MALARIA >  Information for Public > FAQs
Doesn't malaria belong to the past? 
During the last decades, the massive population movement towards malaria endemic countries worldwide has led to introduction of imported malaria cases in non-endemic developed countries. In addition, the climatic changes (increased levels of temperature and humidity) favor the growth and proliferation of malaria vectors (moσquitoes). 

Is malaria transmitted from human to human? 
No. Malaria is not transmitted through social contact, cough droplets or sexual contact but through infected mosquito bites. A mosquito bites an infected person; then, the infected mosquito transmits the malaria parasite (plasmodium) to the next person it bites. Less common ways of transmission are blood transfusion and from the mother to the fetus. 

Do all kinds of mosquitoes transmit malaria? 
No. Only female Anopheles mosquitoes transmit malaria. 

Where do Anopheles mosquitoes live and reproduce? 
Anopheles mosquitoes live and proliferate in clean standing water, in warm climates with high levels of humidity. 

Do anopheles mosquitoes exclusively feed on human blood? 
No. Naturally, anopheles mosquitoes feed on nectar and fruit juices. Only the female anopheles mosquito, during pregnancy, seek human blood as it wants to use the blood nutrients for the growth of its eggs. Apart from humans, it can bite other mammals. 

When someone gets ill with malaria, does he/she gets immune for the rest of his/her life? 
No. Illness with malaria does not provide immunity for future infections. 
Malaria endemic countries residents, due to continous infections from the parasite, they develop a form of semi-immunity, that is lost after a long stay in a non-endemic region. 

Are malaria symptoms easily recognized? 
Malaria, in its mild form, may mimic many other infectious diseases, while it usually remids us of flu, fact that results in malaria remaining undiagnosed. On the other hand, fever may have a typical form of tertian (febrile exacerbation every 48 hours) or quartan fever (every 72 hours).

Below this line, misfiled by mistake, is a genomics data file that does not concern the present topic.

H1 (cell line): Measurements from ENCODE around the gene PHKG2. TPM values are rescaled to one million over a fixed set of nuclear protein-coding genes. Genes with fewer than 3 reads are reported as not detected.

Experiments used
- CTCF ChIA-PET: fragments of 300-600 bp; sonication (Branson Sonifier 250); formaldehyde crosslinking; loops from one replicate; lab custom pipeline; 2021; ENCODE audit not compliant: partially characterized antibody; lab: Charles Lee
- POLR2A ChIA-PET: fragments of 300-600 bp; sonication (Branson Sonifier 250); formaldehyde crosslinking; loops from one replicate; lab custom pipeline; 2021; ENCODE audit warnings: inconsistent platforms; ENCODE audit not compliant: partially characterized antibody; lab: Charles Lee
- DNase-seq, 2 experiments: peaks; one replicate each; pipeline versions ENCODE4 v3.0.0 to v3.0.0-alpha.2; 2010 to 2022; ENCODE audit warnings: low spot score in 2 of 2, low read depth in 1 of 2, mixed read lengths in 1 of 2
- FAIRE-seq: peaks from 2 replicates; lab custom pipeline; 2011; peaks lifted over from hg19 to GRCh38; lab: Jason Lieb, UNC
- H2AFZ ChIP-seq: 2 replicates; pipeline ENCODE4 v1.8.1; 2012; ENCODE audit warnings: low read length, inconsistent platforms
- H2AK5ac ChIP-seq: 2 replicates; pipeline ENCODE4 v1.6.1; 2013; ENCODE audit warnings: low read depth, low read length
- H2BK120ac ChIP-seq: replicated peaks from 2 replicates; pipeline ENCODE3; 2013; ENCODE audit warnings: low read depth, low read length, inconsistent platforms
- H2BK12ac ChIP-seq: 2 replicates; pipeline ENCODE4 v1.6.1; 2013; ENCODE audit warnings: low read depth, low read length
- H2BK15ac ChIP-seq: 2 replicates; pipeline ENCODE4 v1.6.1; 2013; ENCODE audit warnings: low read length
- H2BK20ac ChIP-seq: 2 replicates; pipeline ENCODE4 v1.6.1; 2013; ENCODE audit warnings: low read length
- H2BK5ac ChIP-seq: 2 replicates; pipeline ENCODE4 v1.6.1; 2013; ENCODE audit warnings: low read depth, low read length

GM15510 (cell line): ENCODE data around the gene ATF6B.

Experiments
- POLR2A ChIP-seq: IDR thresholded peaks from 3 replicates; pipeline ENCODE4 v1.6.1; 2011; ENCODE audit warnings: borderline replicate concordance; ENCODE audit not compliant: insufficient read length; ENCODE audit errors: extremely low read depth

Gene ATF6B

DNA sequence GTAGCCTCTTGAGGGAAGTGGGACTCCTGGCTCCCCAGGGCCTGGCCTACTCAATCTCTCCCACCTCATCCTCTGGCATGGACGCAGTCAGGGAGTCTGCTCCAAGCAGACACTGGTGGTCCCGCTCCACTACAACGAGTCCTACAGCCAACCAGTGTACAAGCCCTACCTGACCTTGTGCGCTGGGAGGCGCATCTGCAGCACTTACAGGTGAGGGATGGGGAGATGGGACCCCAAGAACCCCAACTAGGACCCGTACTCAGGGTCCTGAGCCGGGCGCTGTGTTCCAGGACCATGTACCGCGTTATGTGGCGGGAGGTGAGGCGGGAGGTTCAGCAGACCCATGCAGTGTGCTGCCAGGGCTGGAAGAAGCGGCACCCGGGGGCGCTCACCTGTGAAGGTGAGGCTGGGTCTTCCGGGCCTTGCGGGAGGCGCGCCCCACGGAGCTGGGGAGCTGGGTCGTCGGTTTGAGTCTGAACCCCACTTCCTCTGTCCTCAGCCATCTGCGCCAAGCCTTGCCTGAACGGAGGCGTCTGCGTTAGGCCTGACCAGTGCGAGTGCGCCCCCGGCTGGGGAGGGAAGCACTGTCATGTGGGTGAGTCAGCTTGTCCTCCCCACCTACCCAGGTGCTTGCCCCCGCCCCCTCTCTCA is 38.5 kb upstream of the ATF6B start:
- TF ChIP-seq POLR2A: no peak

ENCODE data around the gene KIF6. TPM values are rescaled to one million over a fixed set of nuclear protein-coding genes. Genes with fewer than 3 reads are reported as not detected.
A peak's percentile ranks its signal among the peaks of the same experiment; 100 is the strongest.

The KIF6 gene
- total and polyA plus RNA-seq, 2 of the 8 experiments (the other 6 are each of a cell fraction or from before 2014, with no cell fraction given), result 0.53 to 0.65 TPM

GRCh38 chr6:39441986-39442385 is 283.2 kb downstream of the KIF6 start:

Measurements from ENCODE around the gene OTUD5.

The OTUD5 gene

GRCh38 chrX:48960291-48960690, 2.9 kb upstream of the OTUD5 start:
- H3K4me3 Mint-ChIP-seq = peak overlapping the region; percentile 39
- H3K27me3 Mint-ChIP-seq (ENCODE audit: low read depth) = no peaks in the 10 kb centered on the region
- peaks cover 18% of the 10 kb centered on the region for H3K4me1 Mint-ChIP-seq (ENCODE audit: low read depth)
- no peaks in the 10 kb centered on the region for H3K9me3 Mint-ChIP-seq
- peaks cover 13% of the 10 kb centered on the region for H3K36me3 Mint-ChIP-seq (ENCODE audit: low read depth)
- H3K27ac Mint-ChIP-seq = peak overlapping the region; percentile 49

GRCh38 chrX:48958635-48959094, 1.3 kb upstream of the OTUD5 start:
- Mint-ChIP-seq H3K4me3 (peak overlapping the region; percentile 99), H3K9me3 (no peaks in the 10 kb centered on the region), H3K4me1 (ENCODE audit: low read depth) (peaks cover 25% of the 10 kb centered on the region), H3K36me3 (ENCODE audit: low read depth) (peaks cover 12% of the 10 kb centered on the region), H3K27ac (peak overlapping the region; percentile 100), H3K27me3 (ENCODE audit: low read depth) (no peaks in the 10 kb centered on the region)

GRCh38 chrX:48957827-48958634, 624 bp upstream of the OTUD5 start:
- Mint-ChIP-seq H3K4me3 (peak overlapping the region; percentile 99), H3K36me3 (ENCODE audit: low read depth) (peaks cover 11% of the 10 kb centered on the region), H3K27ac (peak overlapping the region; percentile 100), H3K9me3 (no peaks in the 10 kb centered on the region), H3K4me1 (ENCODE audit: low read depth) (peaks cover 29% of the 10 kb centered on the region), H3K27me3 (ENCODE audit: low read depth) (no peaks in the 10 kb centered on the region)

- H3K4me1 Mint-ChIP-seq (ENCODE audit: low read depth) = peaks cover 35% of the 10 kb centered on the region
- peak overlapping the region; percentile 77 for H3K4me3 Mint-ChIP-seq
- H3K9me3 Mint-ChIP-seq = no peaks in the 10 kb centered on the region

Which is the responsible pathogen for the disease in humans? 
The responsible pathogen is a parasite, the plasmodium. There are five plasmodium species that infect humans  (P. falciparum, P. vivax, P. malariae, P. ovale, P. knowlesi) with  P. falciparum and P. vivax being the most frequent.

Do all plasmodium species cause the same symptoms? 
No. Plasmodium falciparum causes serious illness with complications from many vital organs (brain, liver, etc.) and is the responsible plasmodium for the largest proportion of malaria deaths, in contrast to the other species that usually cause mild symptoms. 

If someone gets infected, will he/she immediately have symptoms? 
No. Symptoms usually appear after two weeks, and concerning Plasmodium vivax and Plasmodium ovale, clinical manifestations may appear even after 6-12 months after infection due to dormant parasite forms in the liver. 

If someone become ill form malaria, does he need to be hospitalized in a specialized center and isolated? 
No. Malaria disease does not require a special health unit, except for complicated (severe) malaria that may need Intensive Care Unit measures. The patients does not have to be isolated as malaria is not transmitted from person to person. 

Does chemoprophylaxis before traveling to a malaria endemic country fully protect a person from malaria? 
No. None regimen -given as chemoprophylaxis- does not provide 100% protection from infection but does provide protection for severe disease and death. 

When malaria symptoms abate, can the patient stop getting antimalarials? 
No. Antimalarial regimen should be strictly followed until completion, even if symptoms draw back, in order to eliminate the parasite, avoid relapses and obviate transmission via mosquitoes to other people. 

If any side effects appear, should the patient stop taking the antimalarial regimen? 
No. In case of mild disturbances (e.g. symptoms from gastrointestinal system) the patient should not stop taking the drugs, while in case of serious side effects (e.g. neuropsychiatric disturbances from mefloquine) the patient should immediately ask for medical advice.

Is there a vaccine that protects people from malaria? 
No. Even though there are lots of research programmes towards this direction, currently there is not a vaccine. It is estimated that the first malaria vaccine will be released in 2015. 

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